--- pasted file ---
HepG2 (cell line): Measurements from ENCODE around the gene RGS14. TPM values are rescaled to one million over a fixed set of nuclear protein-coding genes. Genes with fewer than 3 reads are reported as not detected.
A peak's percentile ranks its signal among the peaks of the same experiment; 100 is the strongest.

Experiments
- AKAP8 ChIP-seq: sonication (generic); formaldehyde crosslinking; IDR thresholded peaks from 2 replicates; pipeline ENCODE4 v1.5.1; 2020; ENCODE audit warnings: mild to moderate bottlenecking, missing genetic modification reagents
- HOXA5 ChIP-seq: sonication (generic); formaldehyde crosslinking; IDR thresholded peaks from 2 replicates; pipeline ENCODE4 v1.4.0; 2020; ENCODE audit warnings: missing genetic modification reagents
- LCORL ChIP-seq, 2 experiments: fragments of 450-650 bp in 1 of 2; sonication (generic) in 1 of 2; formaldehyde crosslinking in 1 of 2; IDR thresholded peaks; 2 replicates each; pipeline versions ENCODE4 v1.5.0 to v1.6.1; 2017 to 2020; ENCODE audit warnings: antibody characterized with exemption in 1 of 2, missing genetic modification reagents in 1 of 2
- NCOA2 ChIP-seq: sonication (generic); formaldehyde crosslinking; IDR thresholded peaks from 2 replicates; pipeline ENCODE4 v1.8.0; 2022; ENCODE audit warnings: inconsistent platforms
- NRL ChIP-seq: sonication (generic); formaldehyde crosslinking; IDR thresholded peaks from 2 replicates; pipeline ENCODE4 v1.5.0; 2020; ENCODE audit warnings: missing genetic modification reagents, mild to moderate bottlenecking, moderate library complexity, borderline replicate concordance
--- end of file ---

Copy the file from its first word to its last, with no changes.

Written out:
HepG2 (cell line): Measurements from ENCODE around the gene RGS14. TPM values are rescaled to one million over a fixed set of nuclear protein-coding genes. Genes with fewer than 3 reads are reported as not detected.
A peak's percentile ranks its signal among the peaks of the same experiment; 100 is the strongest.

Experiments
- AKAP8 ChIP-seq: sonication (generic); formaldehyde crosslinking; IDR thresholded peaks from 2 replicates; pipeline ENCODE4 v1.5.1; 2020; ENCODE audit warnings: mild to moderate bottlenecking, missing genetic modification reagents
- HOXA5 ChIP-seq: sonication (generic); formaldehyde crosslinking; IDR thresholded peaks from 2 replicates; pipeline ENCODE4 v1.4.0; 2020; ENCODE audit warnings: missing genetic modification reagents
- LCORL ChIP-seq, 2 experiments: fragments of 450-650 bp in 1 of 2; sonication (generic) in 1 of 2; formaldehyde crosslinking in 1 of 2; IDR thresholded peaks; 2 replicates each; pipeline versions ENCODE4 v1.5.0 to v1.6.1; 2017 to 2020; ENCODE audit warnings: antibody characterized with exemption in 1 of 2, missing genetic modification reagents in 1 of 2
- NCOA2 ChIP-seq: sonication (generic); formaldehyde crosslinking; IDR thresholded peaks from 2 replicates; pipeline ENCODE4 v1.8.0; 2022; ENCODE audit warnings: inconsistent platforms
- NRL ChIP-seq: sonication (generic); formaldehyde crosslinking; IDR thresholded peaks from 2 replicates; pipeline ENCODE4 v1.5.0; 2020; ENCODE audit warnings: missing genetic modification reagents, mild to moderate bottlenecking, moderate library complexity, borderline replicate concordance